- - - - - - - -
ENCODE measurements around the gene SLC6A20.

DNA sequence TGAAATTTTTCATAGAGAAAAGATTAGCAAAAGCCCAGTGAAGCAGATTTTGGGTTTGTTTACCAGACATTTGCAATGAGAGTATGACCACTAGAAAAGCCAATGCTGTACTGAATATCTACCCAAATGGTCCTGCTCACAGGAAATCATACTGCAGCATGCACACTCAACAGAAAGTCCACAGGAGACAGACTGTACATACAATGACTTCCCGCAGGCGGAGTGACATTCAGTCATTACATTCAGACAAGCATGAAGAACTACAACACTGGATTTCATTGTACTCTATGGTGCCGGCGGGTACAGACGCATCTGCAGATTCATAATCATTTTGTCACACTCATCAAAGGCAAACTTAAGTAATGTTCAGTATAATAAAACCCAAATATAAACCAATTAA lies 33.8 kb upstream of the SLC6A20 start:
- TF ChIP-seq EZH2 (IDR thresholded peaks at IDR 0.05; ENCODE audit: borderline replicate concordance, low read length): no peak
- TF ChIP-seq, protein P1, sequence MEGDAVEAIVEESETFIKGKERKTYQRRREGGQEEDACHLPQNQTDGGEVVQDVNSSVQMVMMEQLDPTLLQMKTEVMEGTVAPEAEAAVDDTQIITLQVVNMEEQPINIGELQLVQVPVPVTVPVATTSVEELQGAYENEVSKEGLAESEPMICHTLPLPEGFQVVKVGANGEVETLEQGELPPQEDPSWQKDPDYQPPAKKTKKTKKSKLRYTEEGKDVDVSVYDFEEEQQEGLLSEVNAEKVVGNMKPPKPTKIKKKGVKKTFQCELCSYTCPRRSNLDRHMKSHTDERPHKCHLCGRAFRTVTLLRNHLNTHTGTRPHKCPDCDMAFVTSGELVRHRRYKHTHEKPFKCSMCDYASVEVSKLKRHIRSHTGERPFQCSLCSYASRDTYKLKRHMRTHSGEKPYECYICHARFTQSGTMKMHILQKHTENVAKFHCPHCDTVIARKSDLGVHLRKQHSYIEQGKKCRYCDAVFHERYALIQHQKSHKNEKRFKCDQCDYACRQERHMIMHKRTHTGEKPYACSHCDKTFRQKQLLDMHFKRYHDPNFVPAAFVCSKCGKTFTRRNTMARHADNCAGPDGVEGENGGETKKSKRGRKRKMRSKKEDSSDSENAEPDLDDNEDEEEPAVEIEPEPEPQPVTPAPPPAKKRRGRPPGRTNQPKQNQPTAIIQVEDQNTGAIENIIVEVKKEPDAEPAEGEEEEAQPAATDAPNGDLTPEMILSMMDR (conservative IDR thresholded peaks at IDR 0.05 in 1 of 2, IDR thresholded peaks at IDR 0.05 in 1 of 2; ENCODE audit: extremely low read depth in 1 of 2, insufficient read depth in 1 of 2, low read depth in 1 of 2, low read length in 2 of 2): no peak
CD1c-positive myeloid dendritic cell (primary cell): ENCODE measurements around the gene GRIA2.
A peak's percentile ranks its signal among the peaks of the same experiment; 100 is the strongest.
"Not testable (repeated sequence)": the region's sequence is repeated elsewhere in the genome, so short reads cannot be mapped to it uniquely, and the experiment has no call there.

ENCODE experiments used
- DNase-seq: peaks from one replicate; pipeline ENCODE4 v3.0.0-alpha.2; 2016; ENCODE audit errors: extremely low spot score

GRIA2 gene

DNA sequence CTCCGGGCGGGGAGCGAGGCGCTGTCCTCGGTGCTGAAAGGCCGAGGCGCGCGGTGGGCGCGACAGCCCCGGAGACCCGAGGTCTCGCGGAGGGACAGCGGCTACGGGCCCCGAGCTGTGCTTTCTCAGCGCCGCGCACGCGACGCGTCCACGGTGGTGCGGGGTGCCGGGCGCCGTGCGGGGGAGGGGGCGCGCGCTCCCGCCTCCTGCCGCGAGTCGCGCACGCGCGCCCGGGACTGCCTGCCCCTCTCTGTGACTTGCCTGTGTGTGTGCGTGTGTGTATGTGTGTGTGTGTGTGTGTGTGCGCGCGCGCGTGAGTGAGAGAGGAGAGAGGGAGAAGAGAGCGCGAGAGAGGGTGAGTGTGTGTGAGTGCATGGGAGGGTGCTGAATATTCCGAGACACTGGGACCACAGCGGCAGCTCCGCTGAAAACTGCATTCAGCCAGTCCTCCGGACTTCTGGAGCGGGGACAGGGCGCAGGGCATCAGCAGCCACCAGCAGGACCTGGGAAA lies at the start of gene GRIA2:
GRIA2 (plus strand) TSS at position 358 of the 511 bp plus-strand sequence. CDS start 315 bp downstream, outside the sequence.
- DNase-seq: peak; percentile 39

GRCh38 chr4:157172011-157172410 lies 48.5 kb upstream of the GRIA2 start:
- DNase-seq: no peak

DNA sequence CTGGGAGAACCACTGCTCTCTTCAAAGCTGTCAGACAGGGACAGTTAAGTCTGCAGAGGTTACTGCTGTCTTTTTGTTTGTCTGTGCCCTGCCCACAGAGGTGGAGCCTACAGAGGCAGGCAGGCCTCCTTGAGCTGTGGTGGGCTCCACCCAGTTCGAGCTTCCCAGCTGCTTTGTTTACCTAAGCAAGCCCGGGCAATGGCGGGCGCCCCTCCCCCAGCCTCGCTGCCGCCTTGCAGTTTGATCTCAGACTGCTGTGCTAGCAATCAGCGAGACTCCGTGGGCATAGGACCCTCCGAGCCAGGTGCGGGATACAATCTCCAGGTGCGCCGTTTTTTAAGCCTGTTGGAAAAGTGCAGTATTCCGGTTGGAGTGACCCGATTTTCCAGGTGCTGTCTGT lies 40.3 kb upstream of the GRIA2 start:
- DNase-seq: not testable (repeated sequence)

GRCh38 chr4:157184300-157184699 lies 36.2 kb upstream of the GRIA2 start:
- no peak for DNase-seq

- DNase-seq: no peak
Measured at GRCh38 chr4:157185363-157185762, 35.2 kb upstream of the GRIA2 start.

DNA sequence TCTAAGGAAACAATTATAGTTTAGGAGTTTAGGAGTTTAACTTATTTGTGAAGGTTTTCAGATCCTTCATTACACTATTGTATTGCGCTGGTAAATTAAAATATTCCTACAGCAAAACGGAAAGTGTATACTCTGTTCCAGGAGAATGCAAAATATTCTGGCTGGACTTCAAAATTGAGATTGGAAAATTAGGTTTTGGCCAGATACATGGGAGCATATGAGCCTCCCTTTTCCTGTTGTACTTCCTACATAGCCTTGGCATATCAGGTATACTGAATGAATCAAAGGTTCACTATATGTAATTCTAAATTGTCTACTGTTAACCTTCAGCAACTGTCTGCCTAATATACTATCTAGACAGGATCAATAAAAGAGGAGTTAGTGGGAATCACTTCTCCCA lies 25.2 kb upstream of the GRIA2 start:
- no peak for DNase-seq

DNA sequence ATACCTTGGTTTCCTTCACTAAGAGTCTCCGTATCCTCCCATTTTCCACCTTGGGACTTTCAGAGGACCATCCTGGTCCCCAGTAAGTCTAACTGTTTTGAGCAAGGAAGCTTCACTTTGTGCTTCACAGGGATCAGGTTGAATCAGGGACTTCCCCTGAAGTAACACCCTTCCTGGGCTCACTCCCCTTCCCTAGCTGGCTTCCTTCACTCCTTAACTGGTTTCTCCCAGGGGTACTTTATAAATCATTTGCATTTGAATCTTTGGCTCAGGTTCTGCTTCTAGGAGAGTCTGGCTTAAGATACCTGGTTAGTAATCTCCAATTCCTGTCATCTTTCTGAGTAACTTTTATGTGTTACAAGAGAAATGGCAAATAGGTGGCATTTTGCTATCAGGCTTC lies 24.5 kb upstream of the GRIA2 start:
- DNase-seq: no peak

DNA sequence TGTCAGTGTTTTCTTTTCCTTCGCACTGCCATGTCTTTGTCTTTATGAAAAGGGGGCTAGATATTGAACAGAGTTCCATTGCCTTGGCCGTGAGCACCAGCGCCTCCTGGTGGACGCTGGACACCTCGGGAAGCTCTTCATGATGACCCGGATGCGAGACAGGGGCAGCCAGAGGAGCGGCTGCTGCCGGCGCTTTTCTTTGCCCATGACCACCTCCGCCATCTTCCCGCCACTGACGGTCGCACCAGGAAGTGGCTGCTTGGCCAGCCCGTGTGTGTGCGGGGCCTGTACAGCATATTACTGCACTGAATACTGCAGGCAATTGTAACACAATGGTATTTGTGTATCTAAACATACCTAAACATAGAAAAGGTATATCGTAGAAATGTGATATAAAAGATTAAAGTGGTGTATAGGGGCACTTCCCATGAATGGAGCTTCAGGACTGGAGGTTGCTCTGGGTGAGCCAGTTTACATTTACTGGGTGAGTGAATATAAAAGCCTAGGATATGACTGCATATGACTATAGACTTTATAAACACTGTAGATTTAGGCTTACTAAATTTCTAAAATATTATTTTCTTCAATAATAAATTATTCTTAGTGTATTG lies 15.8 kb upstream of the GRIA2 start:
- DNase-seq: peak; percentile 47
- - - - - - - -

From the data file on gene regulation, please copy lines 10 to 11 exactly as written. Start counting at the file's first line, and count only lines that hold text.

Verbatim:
GRIA2 gene

DNA sequence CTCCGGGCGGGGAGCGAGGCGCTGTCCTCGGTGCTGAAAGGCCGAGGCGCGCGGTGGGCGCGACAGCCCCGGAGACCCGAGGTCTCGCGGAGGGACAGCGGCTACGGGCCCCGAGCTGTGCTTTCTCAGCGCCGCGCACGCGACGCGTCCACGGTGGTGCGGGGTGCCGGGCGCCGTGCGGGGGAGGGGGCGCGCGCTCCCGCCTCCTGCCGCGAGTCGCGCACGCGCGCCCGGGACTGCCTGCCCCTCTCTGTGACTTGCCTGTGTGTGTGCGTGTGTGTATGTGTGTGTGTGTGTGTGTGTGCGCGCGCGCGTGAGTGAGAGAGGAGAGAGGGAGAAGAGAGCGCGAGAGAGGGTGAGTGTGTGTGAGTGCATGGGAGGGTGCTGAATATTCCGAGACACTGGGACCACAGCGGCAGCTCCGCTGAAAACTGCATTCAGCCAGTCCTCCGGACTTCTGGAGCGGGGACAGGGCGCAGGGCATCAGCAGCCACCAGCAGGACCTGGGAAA lies at the start of gene GRIA2: